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In a time long, long ago came a game; a game so simple it consisted of only two rectangles and a square…
Now I know what some of you “techies” may be thinking- How can a game so simple stand the test of time?
I have only one word for you –Pong.
After saying that I bet I lost a good portion of my audience as their minds have been blown by the awesomeness that is the game or they don’t know what it is. (If it’s the latter of the two, I’m sorry for your loss)
Alas, November 29, 1972, marks Atari Pong’s Birthday when Atari first released Pong nation-wide. The point of the game was similar to soccer, but digitally. Each player would control their rectangle and guide it up and down in hopes of hitting the square at the right time and angle to get it past the opponent on the other side of the screen. (see video below).
The video game industry has proven to be like fine wine- it gets better with time and now 43 years later not only are video game graphics eerily realistic, but there are some people who make a living off playing video games – professionally.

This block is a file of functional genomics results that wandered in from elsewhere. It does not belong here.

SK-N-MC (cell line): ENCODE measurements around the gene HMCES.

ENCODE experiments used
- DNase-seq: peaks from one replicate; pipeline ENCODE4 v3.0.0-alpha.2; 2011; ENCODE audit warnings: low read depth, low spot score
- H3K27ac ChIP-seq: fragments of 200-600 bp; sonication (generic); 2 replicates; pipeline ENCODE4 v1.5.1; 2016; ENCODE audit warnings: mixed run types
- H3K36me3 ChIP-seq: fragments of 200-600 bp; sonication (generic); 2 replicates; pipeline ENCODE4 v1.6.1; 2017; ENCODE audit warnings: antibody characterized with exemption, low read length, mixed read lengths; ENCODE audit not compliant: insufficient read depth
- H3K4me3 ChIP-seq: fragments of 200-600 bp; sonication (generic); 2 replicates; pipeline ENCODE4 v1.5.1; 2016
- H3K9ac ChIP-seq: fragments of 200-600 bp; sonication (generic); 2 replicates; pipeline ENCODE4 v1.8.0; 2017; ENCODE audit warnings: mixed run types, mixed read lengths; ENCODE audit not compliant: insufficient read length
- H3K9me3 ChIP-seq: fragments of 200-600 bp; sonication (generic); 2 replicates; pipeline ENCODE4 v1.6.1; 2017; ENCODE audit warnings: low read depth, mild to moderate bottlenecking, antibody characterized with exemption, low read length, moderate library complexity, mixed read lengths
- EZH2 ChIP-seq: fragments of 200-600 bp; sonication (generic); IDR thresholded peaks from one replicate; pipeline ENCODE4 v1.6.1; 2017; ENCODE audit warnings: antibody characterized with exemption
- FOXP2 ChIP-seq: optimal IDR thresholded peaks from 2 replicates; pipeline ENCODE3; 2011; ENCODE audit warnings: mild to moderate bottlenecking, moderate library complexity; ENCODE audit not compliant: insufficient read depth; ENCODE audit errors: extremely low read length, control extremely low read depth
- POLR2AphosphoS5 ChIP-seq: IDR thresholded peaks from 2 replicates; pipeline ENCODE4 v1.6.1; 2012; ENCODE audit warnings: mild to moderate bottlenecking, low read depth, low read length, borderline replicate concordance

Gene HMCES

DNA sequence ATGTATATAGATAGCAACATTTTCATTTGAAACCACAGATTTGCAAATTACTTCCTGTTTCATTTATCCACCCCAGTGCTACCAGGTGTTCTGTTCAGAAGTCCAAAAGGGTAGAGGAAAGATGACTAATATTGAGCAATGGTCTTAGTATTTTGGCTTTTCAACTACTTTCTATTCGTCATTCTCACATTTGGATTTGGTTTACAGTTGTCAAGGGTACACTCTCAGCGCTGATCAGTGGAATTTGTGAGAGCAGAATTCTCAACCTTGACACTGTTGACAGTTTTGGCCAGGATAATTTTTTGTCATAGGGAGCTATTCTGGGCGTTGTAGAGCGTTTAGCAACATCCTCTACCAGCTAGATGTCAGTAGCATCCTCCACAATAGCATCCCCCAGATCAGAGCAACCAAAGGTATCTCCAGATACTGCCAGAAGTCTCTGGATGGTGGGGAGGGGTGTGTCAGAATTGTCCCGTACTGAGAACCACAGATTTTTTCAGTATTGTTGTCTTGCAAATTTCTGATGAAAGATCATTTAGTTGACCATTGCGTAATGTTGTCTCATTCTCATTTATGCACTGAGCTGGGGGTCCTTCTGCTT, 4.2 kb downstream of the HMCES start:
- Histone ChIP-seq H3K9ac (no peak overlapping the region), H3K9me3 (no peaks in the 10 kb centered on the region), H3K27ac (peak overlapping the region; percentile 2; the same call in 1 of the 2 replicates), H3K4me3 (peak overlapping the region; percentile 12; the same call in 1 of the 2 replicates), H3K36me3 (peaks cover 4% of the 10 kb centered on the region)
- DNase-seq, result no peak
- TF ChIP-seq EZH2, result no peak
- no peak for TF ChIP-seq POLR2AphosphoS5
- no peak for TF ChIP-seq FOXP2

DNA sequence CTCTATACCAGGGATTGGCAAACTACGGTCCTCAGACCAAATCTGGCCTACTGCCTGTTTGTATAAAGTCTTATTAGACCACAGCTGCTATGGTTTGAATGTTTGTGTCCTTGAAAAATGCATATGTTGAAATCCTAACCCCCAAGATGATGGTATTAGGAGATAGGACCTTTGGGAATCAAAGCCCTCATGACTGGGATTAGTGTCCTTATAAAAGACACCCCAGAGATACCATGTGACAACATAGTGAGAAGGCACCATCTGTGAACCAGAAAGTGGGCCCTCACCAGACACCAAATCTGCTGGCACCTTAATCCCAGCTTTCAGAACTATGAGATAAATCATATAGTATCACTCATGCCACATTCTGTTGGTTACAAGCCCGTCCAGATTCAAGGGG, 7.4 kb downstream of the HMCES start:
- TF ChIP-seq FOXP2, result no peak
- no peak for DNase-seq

The issue with the rise in the popularity of gaming has been the rise of concerns regarding the rise of questionable language appearing in the gaming industry. In fact, the gaming world was rocked by a recent controversy known as “Gamergate”.
This controversy led to online harassment of independent game developer Zoë Quinn after her game, Depression Quest, received what some believed to be excessive attention. Quinn received threats such as:
"Next time she shows up at a conference we... give her a crippling injury that's never going to fully heal... a good solid injury to the knees. I'd say a brain damage, but we don't want to make it so she ends up too retarded to fear us."
Situations like these beg the question:
Are people who make comments like those made above protected by the 1st Amendment?
This has been a highly-contested question that has yielded some discouraging results for some. It was ruled in Elonis v. United States that:
“harassing messages sent online are not necessarily true threats that would be prosecutable under criminal law”
While the previous ruling would dismiss the type of actions that occurred in the Gamergate, there still has been some steps taken toward preventing things like this from happening again. Earlier this year on June 2nd, U.S. Representative Katherine Clark (Mass.) introduced H.R. 2602, or the “Prioritizing Online Threat Enforcement Act of 2015” to Congress. This bill would assign more funding to the FBI to employ additional agents to enforce laws against cyberstalking and online criminal harassment.
This can be seen as a huge step in the right direction, but the reality is there remains no statute that states that online language can be prosecutable.
So what do you think? Should online language be protected by 1st Amendment? Leave us your thoughts below.